12.10.2023 — 14.01.2024

Exhibition Hall of the Patriarch’s Palace, Exhibition Hall of the Assumption Belfry

Organized by

The Moscow Kremlin Museums


The Moscow Kremlin Museums, the State Tretyakov Gallery, the State Historical Museum, the State Museum of A. S. Pushkin, the State Museum Reserve 'Peterhof', the 'Tsarskoe Selo' State Museum and Heritage Site, the Pushkin State Museum of Fine Arts, the State Museum of the History of Religion, the State Russian Museum, the Zlatoust City Museum of Regional Ethnography, the Saint Petersburg State Museum of Theatre and Music

Monomakh's Cap of the Second SetLegends surrounded the art pieces from the Kremlin collection for hundreds of years. In the early 19th century, the ideas of the Romanticism and an overwhelming interest to the national history drove the amateurs of antiquities to reconsider the pre-existing myths and, following a creative urge, to invent the new ones. The romantic approach towards history presumed the artistic presentation of the facts. At the same time, the works of historians of the first half of the 19th century and their critics gave a strong impulse to the development of historical science.

It was during the Romantic era, when the ancient artifacts of the Armoury Chamber, connected to the crucial events in the national history, were being studied and published. Along with this, many of them acquired false attributions that were to underline their link to prominent Russian rulers and other outstanding personalities. Thus, in the museum collection “appeared” the staffs of Grand Princes Andrey Bogolubsky and Ivan Kalita, helmet of Grand Prince Alexander Nevsky, child’s armour of Grand Prince Dmitry Donskoy, chain armour of Martha the Mayoress, mace of Marina Mniszech, though all these items had practically nothing to do with the mentioned figures of Russian history. The works of the researches and authors of the guidebooks to the Armoury Chamber played the key role in this process. Among them were A. F. Malinovsky (1762-1840), P. P. Svinyn (1787-1839), A. F. Weltman (1800-1870), Yu. V. Arsenyev (1857-1919), and V. K. Trutovsky (1862-1932). For the 19th century, some authors disproved the others and in the meanwhile suggested equally brave versions of items’ origin.

The exhibition tells about the patriotic rise of the early 19th century, caused by the Napoleonic Wars, about the increasing interest to the Middle Ages, the creators of myths, and the first researchers of the Kremlin collection. The first part of the display dips into the atmosphere of Russian Romanticism, which allows looking at the Armoury Chamber in the context of an epoch. The second hall is dedicated to the legends referring to different historical objects, such as the legend about “the Monomachos's gifts”(gifts of Byzantine Emperor Constantine the Monomachos) and the fantastic weapons that, in the 19th century, people tried to reconstruct and correlate to various historical terms.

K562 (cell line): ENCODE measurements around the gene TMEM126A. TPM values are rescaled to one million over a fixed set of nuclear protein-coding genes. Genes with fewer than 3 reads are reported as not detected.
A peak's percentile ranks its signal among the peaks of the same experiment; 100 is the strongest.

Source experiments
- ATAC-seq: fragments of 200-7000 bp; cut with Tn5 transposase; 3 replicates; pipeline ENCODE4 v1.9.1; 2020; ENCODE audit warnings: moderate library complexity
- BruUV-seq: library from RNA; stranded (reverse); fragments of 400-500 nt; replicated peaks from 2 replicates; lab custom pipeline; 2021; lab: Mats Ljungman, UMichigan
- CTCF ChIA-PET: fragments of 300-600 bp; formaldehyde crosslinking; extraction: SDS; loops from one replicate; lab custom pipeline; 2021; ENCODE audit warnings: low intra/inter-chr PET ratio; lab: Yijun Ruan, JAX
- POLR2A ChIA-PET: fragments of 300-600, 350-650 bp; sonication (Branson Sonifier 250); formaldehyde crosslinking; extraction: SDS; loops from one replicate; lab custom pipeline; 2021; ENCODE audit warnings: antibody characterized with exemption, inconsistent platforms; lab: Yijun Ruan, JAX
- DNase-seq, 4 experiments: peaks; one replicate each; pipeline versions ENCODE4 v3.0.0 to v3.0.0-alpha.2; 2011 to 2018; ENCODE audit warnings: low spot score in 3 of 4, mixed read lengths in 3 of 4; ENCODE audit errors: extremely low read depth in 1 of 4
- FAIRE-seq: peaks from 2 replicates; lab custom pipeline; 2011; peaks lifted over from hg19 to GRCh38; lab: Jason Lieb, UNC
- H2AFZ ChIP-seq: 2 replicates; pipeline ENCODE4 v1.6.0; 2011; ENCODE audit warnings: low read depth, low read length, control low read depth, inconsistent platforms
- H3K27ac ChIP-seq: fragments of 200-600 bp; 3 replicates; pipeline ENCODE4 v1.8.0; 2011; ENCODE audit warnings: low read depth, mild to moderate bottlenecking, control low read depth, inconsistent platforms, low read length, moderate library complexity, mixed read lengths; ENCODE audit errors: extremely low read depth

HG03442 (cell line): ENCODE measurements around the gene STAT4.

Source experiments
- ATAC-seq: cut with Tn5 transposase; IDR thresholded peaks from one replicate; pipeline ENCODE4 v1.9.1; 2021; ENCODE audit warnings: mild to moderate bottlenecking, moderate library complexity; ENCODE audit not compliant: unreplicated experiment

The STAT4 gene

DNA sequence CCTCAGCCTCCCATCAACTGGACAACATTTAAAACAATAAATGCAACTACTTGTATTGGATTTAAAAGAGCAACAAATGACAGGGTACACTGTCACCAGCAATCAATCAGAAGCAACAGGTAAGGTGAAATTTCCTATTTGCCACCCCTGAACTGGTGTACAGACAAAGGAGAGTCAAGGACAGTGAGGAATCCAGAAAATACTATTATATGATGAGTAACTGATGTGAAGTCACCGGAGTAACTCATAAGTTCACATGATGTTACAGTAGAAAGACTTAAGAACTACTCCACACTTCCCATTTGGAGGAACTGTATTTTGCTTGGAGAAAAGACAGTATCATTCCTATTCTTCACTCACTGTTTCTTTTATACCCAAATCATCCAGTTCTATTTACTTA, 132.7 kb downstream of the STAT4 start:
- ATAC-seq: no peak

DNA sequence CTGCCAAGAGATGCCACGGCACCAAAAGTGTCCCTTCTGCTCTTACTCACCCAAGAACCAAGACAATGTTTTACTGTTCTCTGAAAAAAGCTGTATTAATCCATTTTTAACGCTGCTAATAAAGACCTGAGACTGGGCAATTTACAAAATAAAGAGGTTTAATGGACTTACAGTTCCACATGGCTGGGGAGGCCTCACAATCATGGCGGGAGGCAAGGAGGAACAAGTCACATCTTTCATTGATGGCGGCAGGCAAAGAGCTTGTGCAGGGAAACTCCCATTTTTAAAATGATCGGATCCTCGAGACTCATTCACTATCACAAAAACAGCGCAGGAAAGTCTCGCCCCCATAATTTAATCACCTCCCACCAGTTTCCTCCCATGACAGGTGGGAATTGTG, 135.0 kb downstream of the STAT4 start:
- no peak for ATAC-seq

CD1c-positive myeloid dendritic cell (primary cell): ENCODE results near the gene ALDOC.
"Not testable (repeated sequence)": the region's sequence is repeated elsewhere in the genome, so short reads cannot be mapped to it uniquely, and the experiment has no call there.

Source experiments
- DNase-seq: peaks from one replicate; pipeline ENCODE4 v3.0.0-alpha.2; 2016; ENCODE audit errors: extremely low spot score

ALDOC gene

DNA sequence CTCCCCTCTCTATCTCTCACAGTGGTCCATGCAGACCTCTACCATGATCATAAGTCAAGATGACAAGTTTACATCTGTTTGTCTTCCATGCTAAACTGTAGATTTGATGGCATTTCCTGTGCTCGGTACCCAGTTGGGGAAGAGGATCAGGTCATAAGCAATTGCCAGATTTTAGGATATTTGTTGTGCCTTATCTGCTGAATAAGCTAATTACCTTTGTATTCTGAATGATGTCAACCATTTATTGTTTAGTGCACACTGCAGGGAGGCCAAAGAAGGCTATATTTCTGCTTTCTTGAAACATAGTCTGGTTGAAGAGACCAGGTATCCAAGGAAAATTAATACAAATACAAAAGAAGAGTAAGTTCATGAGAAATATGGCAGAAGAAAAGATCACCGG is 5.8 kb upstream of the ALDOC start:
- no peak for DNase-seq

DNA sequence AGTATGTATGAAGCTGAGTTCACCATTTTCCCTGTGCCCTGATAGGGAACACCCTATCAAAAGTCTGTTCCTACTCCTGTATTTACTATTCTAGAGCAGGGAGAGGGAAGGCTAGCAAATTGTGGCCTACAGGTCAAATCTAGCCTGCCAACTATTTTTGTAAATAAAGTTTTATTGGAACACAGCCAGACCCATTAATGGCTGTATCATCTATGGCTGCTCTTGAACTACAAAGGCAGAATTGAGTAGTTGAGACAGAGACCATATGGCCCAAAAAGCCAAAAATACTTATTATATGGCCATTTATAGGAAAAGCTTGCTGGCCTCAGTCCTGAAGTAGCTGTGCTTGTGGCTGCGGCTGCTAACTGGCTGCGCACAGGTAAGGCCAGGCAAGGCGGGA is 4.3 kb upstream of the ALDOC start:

The display presents more than 130 items from the Moscow Kremlin Museums and other leading museums of the country. These are the regalia, arms and armour, silver artworks, horse harnesses, paintings, graphics, sculpture, rare manuscripts and printed editions. Among the unique pieces of art are the fantastic armour, executed for the future Emperor Alexander II; suit of armour of the Happy and the Mournful Knights – allegorical participants of the funeral procession of Emperor Nicholas I; the ivory and walrus throne, which was first attributed to Grand Prince Ivan III and then to Tsar Ivan the Terrible, and the statue by M. M. Antokolsky depicting the first Russian tsar on the same throne; the Monomakh’s Cap of the Second Set, which, in the 19th century, was thought to be “the crown of Grand Princess Olga”; the painting by A. D. Litovchenko “Ivan the Terrible Showing the Treasures to English Ambassador Horsey” picturing the 17th-century objects from the collection of the Armoury Chamber in the historical scene of an earlier epoch (the pieces are displayed on both sides of the painting). A special place in taken by the watercolours by F. G. Solntsev, which have original inscriptions with legendary attributions.

The Moscow Kremlin Museums have launched a theme-based satellite site https://kremlinlegends.kreml.ru/en

The exhibition is open every day except Thursday from 10:00 to 17:00.

Entrance fee to the exhibition – 500 RUB.
Free for under 7-year-olds.
for the ICOM members.

Tickets are available:

  • online on the museum's website (only full-price tickets)
  • in the museums' ticket office in Alexander Garden on the day of the visit.
  • at touch-sensitive terminals at the museum's ticket office and the Kremlin territory on the day of your visit (only full-price tickets).